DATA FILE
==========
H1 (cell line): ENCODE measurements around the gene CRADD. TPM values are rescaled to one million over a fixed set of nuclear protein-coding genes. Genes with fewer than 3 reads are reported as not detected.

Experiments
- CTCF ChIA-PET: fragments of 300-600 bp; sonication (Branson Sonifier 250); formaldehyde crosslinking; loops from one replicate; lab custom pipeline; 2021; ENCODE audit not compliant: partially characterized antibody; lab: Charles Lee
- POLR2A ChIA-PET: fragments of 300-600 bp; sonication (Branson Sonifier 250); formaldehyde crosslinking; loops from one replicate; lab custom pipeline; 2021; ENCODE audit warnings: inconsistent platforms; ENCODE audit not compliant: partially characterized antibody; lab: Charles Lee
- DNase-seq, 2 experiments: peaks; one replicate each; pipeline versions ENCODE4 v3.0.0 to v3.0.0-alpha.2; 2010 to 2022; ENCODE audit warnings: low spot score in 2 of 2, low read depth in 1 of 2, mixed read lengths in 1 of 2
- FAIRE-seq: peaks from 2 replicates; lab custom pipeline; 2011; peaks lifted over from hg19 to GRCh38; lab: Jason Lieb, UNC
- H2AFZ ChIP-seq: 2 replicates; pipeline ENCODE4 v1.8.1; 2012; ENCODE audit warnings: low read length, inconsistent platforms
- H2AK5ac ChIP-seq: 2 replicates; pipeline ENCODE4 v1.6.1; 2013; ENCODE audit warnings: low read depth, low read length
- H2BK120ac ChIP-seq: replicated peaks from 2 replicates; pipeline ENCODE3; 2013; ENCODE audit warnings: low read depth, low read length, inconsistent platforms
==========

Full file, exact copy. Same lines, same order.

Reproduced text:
H1 (cell line): ENCODE measurements around the gene CRADD. TPM values are rescaled to one million over a fixed set of nuclear protein-coding genes. Genes with fewer than 3 reads are reported as not detected.

Experiments
- CTCF ChIA-PET: fragments of 300-600 bp; sonication (Branson Sonifier 250); formaldehyde crosslinking; loops from one replicate; lab custom pipeline; 2021; ENCODE audit not compliant: partially characterized antibody; lab: Charles Lee
- POLR2A ChIA-PET: fragments of 300-600 bp; sonication (Branson Sonifier 250); formaldehyde crosslinking; loops from one replicate; lab custom pipeline; 2021; ENCODE audit warnings: inconsistent platforms; ENCODE audit not compliant: partially characterized antibody; lab: Charles Lee
- DNase-seq, 2 experiments: peaks; one replicate each; pipeline versions ENCODE4 v3.0.0 to v3.0.0-alpha.2; 2010 to 2022; ENCODE audit warnings: low spot score in 2 of 2, low read depth in 1 of 2, mixed read lengths in 1 of 2
- FAIRE-seq: peaks from 2 replicates; lab custom pipeline; 2011; peaks lifted over from hg19 to GRCh38; lab: Jason Lieb, UNC
- H2AFZ ChIP-seq: 2 replicates; pipeline ENCODE4 v1.8.1; 2012; ENCODE audit warnings: low read length, inconsistent platforms
- H2AK5ac ChIP-seq: 2 replicates; pipeline ENCODE4 v1.6.1; 2013; ENCODE audit warnings: low read depth, low read length
- H2BK120ac ChIP-seq: replicated peaks from 2 replicates; pipeline ENCODE3; 2013; ENCODE audit warnings: low read depth, low read length, inconsistent platforms